The legal, regulatory, and governance developments at regional, national, and international levels have played a significant role in shaping the future of the crypto finance landscape. These developments have focused on promoting transparency, protecting investors, and fostering responsible growth. As the industry matures, clear regulations and increased institutional involvement will be crucial in shaping its future.

These significant shifts in the legal environment seek to support and encourage the growing crypto ecosystem. They are guiding the industry towards a future where cryptocurrency is seamlessly integrated into everyday finances. 

Trading and payments

Programmable payments: The use of blockchain technology for programmable payments is becoming more prevalent among financial institutions. It is worth mentioning that JP Morgan has recently introduced programmable payments through its Onyx platform. This move showcases the practical application of blockchain technology, allowing institutional clients to carry out real-time, intricate transactions.

Cross-border transactions: Cryptocurrencies have facilitated faster and more efficient cross-border transactions. Traditional payment systems often involve intermediaries, delays, and high fees. In contrast, cryptocurrencies enable near-instantaneous transfers with reduced costs. Banco Santander reduced processing time for international bank transfers from three-to-five days to seconds, and substantially decreased fees for cross-border transactions using blockchain.

Juniper Research estimates, in fact, that business-to-business (B2B) cross-border payments on blockchains will account for 11% of the total B2B international payments by 2024. Stellar is a blockchain platform designed specifically to simplify cross-border transactions and facilitate accessible cross-border payment services using its native cryptocurrency, XLM, to bridge different currencies.

Decentralised exchanges (DEXs): DEXs facilitate peer-to-peer trading by eliminating the need for centralised intermediaries and are much in vogue. DEXs provide accessibility to, and facilitate the trading of tokens while offering liquidity providers with passive income opportunities.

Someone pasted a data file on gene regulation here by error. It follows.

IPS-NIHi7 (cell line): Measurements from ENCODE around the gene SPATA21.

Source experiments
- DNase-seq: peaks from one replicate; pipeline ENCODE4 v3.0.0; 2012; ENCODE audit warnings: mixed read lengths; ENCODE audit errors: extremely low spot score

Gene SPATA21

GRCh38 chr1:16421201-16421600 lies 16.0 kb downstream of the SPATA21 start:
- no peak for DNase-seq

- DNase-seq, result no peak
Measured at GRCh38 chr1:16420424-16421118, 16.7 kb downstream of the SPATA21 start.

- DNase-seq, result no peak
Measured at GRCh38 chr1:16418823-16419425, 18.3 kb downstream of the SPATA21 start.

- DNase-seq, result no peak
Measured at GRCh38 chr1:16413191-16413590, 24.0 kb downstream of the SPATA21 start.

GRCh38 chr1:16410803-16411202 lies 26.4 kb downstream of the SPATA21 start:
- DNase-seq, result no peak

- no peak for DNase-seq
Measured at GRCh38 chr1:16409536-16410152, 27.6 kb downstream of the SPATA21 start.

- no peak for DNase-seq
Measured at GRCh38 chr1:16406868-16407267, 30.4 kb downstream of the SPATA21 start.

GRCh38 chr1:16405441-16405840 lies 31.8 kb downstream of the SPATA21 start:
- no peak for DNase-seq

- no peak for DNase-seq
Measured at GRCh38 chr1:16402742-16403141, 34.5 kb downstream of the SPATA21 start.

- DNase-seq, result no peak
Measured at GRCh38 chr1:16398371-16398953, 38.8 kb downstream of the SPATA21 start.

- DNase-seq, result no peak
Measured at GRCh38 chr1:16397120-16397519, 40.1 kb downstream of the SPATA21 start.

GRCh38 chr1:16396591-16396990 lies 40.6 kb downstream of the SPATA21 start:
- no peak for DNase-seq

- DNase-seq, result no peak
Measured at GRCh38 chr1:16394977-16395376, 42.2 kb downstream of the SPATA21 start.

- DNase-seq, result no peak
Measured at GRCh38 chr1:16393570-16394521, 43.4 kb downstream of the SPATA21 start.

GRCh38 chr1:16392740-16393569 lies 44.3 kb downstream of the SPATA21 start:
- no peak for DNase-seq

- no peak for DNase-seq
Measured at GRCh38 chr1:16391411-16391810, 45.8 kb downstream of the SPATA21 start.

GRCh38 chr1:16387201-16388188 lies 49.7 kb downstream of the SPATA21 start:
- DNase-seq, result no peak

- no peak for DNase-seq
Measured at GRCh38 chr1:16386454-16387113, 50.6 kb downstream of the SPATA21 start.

The top five DEXs in 2024 are Uniswap, Curve, PancakeSwap, Balancer, and SushiSwap. To give an idea of the scale and rate of adoption here, Uniswap, a multi-chain DEX, as of March 2024, transacted $90.11 billion in monthly volume (+97.1%) across $7.11 billion in liquidity (+18.9%).

Sovereign finance and asset finance

Central bank digital currencies (CBDCs): Currently, 134 countries and currency unions, representing 98% of global GDP, are exploring CBDCs compared to just 35 in May 2020. Sixty-eight countries are already in the advanced phases of exploration, development, pilot, or launch, while three countries—the Bahamas, Jamaica and Nigeria have fully launched a CBDC. On 29 January 2024, the United Arab Emirates and China executed their first cross-border CBDC transaction in digital Dirham and Renminbi, valued at $13.6 million, using the mBridge CBDC platform.

Stablecoin developments and institutional adoption: The institutional interest in stablecoins has grown, exemplified by initiatives like Ripple’s entrance into the stablecoin market, aiming to rival incumbents like Tether and USD Coin (USDC). Such moves are poised to enhance the liquidity and stability of digital asset transactions for institutional purposes. Governments are taking notice, with the UK planning new legislation for stablecoins as well as crypto staking, exchange and custody by July this year.

Tokenisation of assets: Assets are being tokenised on blockchain platforms, including real-world assets like real estate, art, or stocks. This enables the option for shared ownership, improved ease of buying and selling, and streamlined transfer of ownership. Top asset tokenisation platforms like ADDX, Bitbond, Securrency, and tZERO offer a range of services from increased liquidity and automated trading to diversified investment portfolios.

Yat Siu, CEO of Animoca and co-founder of Animoca Brands, commented: “Web3 is a lot more than just the cryptographic layer. It’s one of the fastest growing ecosystems today, with total digital assets exceeding $1.8 trillion in size. Blockchain and tokenisation enable the implementation of digital ownership rights and governance including voting, and can scale it to an organisation that could be owned by tens of millions or even hundreds of millions of people. These DAOs [decentralised autonomous organisations] on a weekly basis, are very powerful for digital and financial inclusion.”

Yat Siu, CEO of Animoca and co-founder of Animoca Brands

Ronit Ghose, global head of future of finance at Citi, industry chair, of future of finance at MENA Fintech Association, and author of Future Money said: “Real world assets, or the tokenisation of existing financial assets on blockchains, have been the leading cryptocurrency narrative of 2024. The increasing institutionalisation of cryptocurrencies, driven by the growing importance of traditional buyside firms and their digital asset activities, will continue in 2025. As a result, cryptocurrencies will have an increasingly professional market structure and size.”